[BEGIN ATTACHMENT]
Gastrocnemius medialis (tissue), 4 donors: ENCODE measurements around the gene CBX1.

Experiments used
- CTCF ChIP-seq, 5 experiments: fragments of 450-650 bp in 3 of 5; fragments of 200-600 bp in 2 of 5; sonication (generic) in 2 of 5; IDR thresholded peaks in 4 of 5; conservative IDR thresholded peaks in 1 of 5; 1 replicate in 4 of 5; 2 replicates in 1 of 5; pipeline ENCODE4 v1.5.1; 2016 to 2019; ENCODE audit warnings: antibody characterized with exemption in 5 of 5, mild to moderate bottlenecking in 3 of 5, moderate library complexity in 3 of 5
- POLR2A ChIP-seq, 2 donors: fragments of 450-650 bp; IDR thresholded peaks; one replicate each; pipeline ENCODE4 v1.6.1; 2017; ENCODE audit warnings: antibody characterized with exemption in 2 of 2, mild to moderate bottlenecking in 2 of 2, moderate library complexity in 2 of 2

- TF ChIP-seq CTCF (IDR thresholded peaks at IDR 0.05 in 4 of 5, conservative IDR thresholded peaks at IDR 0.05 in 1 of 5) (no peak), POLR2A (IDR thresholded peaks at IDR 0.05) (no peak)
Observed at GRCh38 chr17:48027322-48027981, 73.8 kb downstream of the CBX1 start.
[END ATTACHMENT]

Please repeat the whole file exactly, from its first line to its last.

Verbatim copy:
Gastrocnemius medialis (tissue), 4 donors: ENCODE measurements around the gene CBX1.

Experiments used
- CTCF ChIP-seq, 5 experiments: fragments of 450-650 bp in 3 of 5; fragments of 200-600 bp in 2 of 5; sonication (generic) in 2 of 5; IDR thresholded peaks in 4 of 5; conservative IDR thresholded peaks in 1 of 5; 1 replicate in 4 of 5; 2 replicates in 1 of 5; pipeline ENCODE4 v1.5.1; 2016 to 2019; ENCODE audit warnings: antibody characterized with exemption in 5 of 5, mild to moderate bottlenecking in 3 of 5, moderate library complexity in 3 of 5
- POLR2A ChIP-seq, 2 donors: fragments of 450-650 bp; IDR thresholded peaks; one replicate each; pipeline ENCODE4 v1.6.1; 2017; ENCODE audit warnings: antibody characterized with exemption in 2 of 2, mild to moderate bottlenecking in 2 of 2, moderate library complexity in 2 of 2

- TF ChIP-seq CTCF (IDR thresholded peaks at IDR 0.05 in 4 of 5, conservative IDR thresholded peaks at IDR 0.05 in 1 of 5) (no peak), POLR2A (IDR thresholded peaks at IDR 0.05) (no peak)
Observed at GRCh38 chr17:48027322-48027981, 73.8 kb downstream of the CBX1 start.